Widebody MRO Gets Post-Pandemic Boost

Credit: Airbus

Widebodies are a small portion of the global fleet count but, due to scale, they generate a much larger portion of MRO demand. The lag in recovery of some widebody routes is being offset by a lag in delivery of replacement widebodies, helping to restore health to widebody MRO.

Global widebody capacity will probably not recover to pre-pandemic levels until “the back end of 2024,” predicts Mike Yeomans, director of valuations and consulting at IBA. Widebody operations are recovering now, but slowly, and there are also headwinds facing the return to normal levels.

Globally, widebody available seat kilometers were up to 80% of 2019 levels in November, IBA reports. Some routes—like Latin America’s international operations, trans-Atlantic flying, Europe-to-Middle East and Middle East-to-Asia flying—are strong now, but Chinese lockdowns and restrictions on international flights are the big drag on the global widebody passenger market.

Yeomans estimates total Asia-Pacific widebody capacity in November was 48%, below half of pre-COVID levels. However, excluding China, that rate would be 73% of pre-COVID operations, “So there is a big difference,” Yeomans notes.

But even as the rest of the world has eased restrictions, headwinds are slowing the recovery, including: oil prices and a larger spread between oil and jet fuel costs; higher inflation and interest rates, which are slowing U.S. and European economies; and war in Eastern Europe.

Inflation is driving up maintenance costs on widebodies. Yeomans reports engine life-limited part prices have gone up 10% and, in several cases, 12%. This might reduce the economic life of some aircraft types, such as the Airbus A380 and Boeing 777.

Cargo conversions have been a boon to both widebody lifespans and MRO shops. Yeoman predicts that the dwindling feedstock of 767s will shift significant conversion demand to Airbus A330-300s powered by Rolls-Royce engines, as these are in plentiful supply.

The big piece of good news for widebody MRO is that the shift to new widebodies stalled during the pandemic, with much slower delivery of new widebodies. Plenty of parked widebody capacity and supply chain problems have kept deliveries low. For example, Airbus is now producing five A350s per month, versus 11 per month in 2019. That means more aircraft to repair rather than simply accept into service, at least for a while.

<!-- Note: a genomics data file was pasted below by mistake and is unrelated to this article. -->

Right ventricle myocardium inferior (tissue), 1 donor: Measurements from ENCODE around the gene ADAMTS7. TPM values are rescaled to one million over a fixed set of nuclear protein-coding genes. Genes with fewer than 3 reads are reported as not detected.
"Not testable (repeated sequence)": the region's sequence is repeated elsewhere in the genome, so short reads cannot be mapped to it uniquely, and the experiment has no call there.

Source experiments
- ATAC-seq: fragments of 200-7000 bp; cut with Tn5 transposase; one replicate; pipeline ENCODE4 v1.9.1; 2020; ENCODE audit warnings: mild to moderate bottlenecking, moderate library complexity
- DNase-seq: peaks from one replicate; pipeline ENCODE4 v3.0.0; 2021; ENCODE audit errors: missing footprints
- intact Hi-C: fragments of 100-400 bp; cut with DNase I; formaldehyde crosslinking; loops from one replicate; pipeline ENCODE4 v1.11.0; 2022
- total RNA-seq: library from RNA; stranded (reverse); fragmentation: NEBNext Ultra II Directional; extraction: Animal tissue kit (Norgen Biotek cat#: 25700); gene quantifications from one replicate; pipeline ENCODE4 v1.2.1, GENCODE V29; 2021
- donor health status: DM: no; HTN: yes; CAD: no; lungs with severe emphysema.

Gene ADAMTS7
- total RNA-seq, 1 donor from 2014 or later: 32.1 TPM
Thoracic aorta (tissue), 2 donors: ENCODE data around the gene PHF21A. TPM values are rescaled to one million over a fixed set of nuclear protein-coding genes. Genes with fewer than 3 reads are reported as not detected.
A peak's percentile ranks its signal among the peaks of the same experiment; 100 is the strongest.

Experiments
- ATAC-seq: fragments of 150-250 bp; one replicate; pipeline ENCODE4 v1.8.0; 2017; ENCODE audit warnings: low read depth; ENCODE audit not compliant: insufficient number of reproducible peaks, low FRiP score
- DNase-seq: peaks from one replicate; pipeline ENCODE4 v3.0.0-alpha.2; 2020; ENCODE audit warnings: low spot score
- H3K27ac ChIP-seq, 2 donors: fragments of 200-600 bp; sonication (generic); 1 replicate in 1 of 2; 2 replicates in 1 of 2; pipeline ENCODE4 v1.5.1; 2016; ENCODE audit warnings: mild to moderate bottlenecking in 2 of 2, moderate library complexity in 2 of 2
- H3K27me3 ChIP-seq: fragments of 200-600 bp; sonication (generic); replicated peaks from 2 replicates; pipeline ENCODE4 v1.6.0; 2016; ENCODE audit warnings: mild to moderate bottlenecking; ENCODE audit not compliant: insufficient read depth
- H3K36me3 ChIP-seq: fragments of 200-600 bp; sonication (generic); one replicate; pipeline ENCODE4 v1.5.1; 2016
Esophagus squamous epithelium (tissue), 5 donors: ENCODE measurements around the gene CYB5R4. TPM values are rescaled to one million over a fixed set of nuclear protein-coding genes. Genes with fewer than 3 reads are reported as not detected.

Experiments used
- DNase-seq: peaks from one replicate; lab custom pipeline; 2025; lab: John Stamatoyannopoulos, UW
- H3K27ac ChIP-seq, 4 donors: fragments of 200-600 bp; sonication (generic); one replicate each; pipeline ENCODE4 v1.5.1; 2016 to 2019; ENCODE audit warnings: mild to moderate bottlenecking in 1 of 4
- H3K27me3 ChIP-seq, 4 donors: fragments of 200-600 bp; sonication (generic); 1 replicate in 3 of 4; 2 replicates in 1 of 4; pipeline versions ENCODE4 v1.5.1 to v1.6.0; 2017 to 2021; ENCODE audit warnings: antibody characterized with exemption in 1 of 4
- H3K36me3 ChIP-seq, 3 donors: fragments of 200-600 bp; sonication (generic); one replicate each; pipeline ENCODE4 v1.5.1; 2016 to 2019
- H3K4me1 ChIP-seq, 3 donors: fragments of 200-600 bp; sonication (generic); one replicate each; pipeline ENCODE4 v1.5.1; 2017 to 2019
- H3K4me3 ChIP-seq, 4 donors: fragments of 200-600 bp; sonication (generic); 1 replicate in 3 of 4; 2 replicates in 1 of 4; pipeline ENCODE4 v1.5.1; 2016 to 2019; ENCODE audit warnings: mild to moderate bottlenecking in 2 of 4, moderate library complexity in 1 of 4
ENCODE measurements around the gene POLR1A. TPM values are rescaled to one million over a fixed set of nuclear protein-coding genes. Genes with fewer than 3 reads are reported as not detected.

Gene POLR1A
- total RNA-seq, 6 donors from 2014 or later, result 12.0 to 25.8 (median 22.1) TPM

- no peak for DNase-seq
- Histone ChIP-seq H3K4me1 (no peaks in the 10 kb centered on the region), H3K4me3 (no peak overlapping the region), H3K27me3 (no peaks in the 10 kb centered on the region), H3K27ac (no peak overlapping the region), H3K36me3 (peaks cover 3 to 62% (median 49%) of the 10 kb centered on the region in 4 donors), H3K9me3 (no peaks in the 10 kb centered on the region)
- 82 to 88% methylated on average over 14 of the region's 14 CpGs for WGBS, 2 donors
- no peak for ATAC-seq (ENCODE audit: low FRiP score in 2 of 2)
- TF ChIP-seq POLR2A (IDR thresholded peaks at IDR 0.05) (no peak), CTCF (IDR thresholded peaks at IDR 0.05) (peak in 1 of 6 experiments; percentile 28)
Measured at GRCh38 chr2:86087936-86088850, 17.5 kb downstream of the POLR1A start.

The delay in new widebody delivery is helping at least one major global MRO. Marcus Motschenbacher, vice president and chief commercial officer for aircraft maintenance services at Lufthansa Technik (LHT), says widebody demand is now higher than it was pre-pandemic, since many operators must continue to operate parts of their fleets that they thought would be replaced by now. “Due to massive delays from the aircraft manufacturers, these old aircraft now need slots with significant downtimes,” Motschenbacher says.

The planned reactivation of at least some of Lufthansa’s 14 A380s is only one example of this. Motschenbacher says there is increasing demand for all kinds of widebodies. Primary demand is for A380s, but there is also demand for A340s. Many more Boeing 767s—which were supposed to be replaced by now-delayed 787s—will also need to be operated.

Motschenbacher says LHT tries to keep widebody work scopes at a minimum, but regular C checks often turn into heavier events once started. Modifications are less frequently requested, as airlines are minimizing investment in soon-to-be-retired aircraft. Checks tend to aim just at clearing the next C check.

Motschenbacher expects the widebody MRO market to strengthen further in 2023. “Political tensions between the U.S. and China play an important role here,” he says. Almost half of U.S. widebodies have received heavy maintenance in China. Many U.S. operators are now trying to find solutions outside China or are even bringing maintenance back in-house.

In any case, all hangars and slots across LHT’s facilities are now filled. “We see this continuing for at least the next 3-4 years,” Motschenbacher says.

Motschenbacher says MRO has turned into a complex and fragile system. Both widebody and narrowbody maintenance will continue to face staff challenges. Tooling for newer aircraft types, such as the 787, A350, A320neo and 737 MAX, have longer lead times and significantly increased costs. Material deliveries and the ability of OEMs to provide timely responses to engineering queries are also problems.